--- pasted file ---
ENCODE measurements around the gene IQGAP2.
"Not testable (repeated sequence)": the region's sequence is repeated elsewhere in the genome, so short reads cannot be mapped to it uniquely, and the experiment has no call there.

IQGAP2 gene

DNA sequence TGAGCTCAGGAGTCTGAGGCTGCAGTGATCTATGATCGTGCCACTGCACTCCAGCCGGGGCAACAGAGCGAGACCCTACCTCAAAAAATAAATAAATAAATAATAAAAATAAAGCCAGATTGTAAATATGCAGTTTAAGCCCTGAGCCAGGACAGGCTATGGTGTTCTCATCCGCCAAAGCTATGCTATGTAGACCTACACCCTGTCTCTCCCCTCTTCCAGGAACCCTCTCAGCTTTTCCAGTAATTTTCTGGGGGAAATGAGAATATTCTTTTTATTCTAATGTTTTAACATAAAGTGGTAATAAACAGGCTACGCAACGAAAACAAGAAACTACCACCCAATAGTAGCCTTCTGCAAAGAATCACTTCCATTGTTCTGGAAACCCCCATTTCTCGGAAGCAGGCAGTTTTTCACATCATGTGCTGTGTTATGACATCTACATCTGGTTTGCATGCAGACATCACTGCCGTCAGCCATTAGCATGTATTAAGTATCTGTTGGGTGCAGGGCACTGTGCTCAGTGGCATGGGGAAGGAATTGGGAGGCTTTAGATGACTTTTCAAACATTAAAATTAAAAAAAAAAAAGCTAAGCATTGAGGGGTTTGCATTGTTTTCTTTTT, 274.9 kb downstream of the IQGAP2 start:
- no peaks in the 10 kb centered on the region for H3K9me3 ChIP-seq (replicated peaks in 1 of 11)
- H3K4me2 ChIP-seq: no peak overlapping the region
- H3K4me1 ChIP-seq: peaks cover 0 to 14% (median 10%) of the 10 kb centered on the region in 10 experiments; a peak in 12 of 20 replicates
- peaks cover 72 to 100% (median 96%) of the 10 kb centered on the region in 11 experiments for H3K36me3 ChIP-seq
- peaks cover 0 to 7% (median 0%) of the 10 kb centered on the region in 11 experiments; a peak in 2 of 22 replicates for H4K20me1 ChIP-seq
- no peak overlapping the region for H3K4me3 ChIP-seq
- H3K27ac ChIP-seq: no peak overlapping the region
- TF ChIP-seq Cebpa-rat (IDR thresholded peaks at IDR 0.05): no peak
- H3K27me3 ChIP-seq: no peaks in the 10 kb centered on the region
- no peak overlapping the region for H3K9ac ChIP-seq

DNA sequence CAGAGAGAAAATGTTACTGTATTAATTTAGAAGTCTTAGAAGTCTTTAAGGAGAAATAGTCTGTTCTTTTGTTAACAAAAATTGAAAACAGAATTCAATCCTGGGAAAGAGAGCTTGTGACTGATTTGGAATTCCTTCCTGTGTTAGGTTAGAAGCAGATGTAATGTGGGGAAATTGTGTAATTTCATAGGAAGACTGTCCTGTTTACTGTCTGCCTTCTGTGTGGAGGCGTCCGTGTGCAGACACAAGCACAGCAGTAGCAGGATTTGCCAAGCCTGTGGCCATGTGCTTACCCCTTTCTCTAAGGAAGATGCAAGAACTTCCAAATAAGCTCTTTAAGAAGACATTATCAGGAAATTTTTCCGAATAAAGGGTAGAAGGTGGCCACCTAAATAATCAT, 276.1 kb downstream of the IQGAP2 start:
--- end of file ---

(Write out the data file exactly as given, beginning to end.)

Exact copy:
ENCODE measurements around the gene IQGAP2.
"Not testable (repeated sequence)": the region's sequence is repeated elsewhere in the genome, so short reads cannot be mapped to it uniquely, and the experiment has no call there.

IQGAP2 gene

DNA sequence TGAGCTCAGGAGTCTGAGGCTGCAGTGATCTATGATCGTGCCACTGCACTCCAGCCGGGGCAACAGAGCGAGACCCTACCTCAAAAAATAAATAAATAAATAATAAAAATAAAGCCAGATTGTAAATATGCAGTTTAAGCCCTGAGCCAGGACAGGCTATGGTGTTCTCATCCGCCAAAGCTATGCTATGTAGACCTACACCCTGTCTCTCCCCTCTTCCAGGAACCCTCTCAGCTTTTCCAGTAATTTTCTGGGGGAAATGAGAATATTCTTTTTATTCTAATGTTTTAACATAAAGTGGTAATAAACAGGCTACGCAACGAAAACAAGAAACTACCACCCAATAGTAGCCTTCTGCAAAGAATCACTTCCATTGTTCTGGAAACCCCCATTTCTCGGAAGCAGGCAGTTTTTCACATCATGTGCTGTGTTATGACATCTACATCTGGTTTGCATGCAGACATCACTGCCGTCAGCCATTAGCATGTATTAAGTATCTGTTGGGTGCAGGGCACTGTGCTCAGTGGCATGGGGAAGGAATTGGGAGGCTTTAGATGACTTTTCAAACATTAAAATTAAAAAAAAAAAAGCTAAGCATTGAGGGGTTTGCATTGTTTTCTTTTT, 274.9 kb downstream of the IQGAP2 start:
- no peaks in the 10 kb centered on the region for H3K9me3 ChIP-seq (replicated peaks in 1 of 11)
- H3K4me2 ChIP-seq: no peak overlapping the region
- H3K4me1 ChIP-seq: peaks cover 0 to 14% (median 10%) of the 10 kb centered on the region in 10 experiments; a peak in 12 of 20 replicates
- peaks cover 72 to 100% (median 96%) of the 10 kb centered on the region in 11 experiments for H3K36me3 ChIP-seq
- peaks cover 0 to 7% (median 0%) of the 10 kb centered on the region in 11 experiments; a peak in 2 of 22 replicates for H4K20me1 ChIP-seq
- no peak overlapping the region for H3K4me3 ChIP-seq
- H3K27ac ChIP-seq: no peak overlapping the region
- TF ChIP-seq Cebpa-rat (IDR thresholded peaks at IDR 0.05): no peak
- H3K27me3 ChIP-seq: no peaks in the 10 kb centered on the region
- no peak overlapping the region for H3K9ac ChIP-seq

DNA sequence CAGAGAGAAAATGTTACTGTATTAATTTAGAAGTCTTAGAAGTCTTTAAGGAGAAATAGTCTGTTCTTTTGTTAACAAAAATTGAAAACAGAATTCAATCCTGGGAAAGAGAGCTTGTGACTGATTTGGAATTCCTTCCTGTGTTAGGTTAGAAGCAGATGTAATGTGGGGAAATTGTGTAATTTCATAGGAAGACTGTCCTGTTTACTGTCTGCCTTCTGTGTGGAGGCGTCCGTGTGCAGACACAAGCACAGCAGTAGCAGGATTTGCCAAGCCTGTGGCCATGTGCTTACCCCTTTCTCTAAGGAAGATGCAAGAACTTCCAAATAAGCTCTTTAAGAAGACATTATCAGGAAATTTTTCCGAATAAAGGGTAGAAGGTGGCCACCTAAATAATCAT, 276.1 kb downstream of the IQGAP2 start: